Effects of Single-Dose Versus Hypofractionated Focused Radiation on Vertebral Body Structure and Biomechanical Integrity: Development of a Rabbit Radiation-Induced Vertebral Compression Fracture Model


      Vertebral compression fracture is a common complication of spinal stereotactic body radiation therapy. Development of an in vivo model is crucial to fully understand how focal radiation treatment affects vertebral integrity and biology at various dose fractionation regimens. We present a clinically relevant animal model to analyze the effects of localized, high-dose radiation on vertebral microstructure and mechanical integrity. Using this model, we test the hypothesis that fractionation of radiation dosing can reduce focused radiation therapy's harmful effects on the spine.

      Methods and Materials

      The L5 vertebra of New Zealand white rabbits was treated with either a 24-Gy single dose of focused radiation or 3 fractionated 8-Gy doses over 3 consecutive days via the Small Animal Radiation Research Platform. Nonirradiated rabbits were used as controls. Rabbits were euthanized 6 months after irradiation, and their lumbar vertebrae were harvested for radiologic, histologic, and biomechanical testing.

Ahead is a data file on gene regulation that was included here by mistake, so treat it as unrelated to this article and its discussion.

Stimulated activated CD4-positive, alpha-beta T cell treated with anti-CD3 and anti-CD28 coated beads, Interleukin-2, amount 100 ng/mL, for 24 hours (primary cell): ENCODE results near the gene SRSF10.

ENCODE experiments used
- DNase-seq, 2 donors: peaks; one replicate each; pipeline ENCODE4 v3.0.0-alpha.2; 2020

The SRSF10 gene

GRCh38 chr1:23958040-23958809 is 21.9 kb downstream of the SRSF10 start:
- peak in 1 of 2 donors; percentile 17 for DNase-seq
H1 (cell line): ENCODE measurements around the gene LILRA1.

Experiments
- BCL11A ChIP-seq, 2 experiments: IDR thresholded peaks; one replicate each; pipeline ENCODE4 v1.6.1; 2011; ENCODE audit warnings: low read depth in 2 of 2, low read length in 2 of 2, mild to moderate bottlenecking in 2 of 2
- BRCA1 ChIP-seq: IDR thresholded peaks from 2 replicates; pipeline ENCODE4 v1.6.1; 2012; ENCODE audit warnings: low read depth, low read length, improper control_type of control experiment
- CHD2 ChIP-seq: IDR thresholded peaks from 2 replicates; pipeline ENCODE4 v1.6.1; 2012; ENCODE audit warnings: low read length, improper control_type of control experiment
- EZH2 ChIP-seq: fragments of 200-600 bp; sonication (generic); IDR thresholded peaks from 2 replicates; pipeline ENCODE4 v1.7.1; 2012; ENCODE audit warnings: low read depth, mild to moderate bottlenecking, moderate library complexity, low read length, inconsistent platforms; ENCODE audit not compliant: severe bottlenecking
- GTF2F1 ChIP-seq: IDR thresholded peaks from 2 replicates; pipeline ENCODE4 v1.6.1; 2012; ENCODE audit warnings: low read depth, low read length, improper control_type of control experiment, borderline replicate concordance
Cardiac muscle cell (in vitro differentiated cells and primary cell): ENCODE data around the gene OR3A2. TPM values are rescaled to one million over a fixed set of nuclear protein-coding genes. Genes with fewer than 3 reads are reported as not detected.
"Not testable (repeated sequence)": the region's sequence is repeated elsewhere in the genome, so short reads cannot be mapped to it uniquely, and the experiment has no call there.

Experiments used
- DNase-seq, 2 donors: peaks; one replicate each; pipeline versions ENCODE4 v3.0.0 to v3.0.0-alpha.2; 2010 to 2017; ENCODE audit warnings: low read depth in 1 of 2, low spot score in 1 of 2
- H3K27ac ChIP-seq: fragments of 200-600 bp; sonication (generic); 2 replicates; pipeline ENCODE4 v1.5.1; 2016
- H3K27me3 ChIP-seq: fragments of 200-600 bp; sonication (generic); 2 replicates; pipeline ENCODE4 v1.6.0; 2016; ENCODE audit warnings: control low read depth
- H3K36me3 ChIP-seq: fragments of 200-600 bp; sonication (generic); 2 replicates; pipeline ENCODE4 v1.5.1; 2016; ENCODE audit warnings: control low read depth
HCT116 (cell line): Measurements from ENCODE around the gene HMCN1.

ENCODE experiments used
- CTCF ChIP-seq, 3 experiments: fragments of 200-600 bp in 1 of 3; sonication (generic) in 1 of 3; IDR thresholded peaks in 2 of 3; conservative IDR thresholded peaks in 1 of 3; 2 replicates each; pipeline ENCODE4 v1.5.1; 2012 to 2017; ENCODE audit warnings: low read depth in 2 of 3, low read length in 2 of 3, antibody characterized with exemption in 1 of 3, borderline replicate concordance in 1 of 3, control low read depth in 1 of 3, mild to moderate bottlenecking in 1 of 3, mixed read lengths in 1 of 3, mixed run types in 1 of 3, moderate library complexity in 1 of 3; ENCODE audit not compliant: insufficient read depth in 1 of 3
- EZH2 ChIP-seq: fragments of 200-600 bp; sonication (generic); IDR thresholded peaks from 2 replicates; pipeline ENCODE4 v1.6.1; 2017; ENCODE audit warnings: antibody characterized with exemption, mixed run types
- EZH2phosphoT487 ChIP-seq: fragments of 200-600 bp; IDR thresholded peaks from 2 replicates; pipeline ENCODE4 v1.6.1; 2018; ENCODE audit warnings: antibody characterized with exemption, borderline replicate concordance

Localized single-dose radiation led to decreased vertebral bone volume and trabecular number and a subsequent increase in trabecular spacing and thickness at L5. Hypofractionation of the radiation dose similarly led to reduced trabecular number and increased trabecular spacing and thickness, yet it preserved normalized bone volume. Single-dose irradiated vertebrae displayed lower fracture loads and stiffness compared with those receiving hypofractionated irradiation and with controls. The hypofractionated and control groups exhibited similar fracture load and stiffness. For all vertebral samples, bone volume, trabecular number, and trabecular spacing were correlated with fracture loads and Young's modulus (P < .05). Hypocellularity was observed in the bone marrow of both irradiated groups, but osteogenic features were conserved in only the hypofractionated group.


      Single-dose focal irradiation showed greater detrimental effects than hypofractionation on the microarchitectural, cellular, and biomechanical characteristics of irradiated vertebral bodies. Correlation between radiologic measurements and biomechanical properties supported the reliability of this animal model of radiation-induced vertebral compression fracture, a finding that can be applied to future studies of preventative measures.
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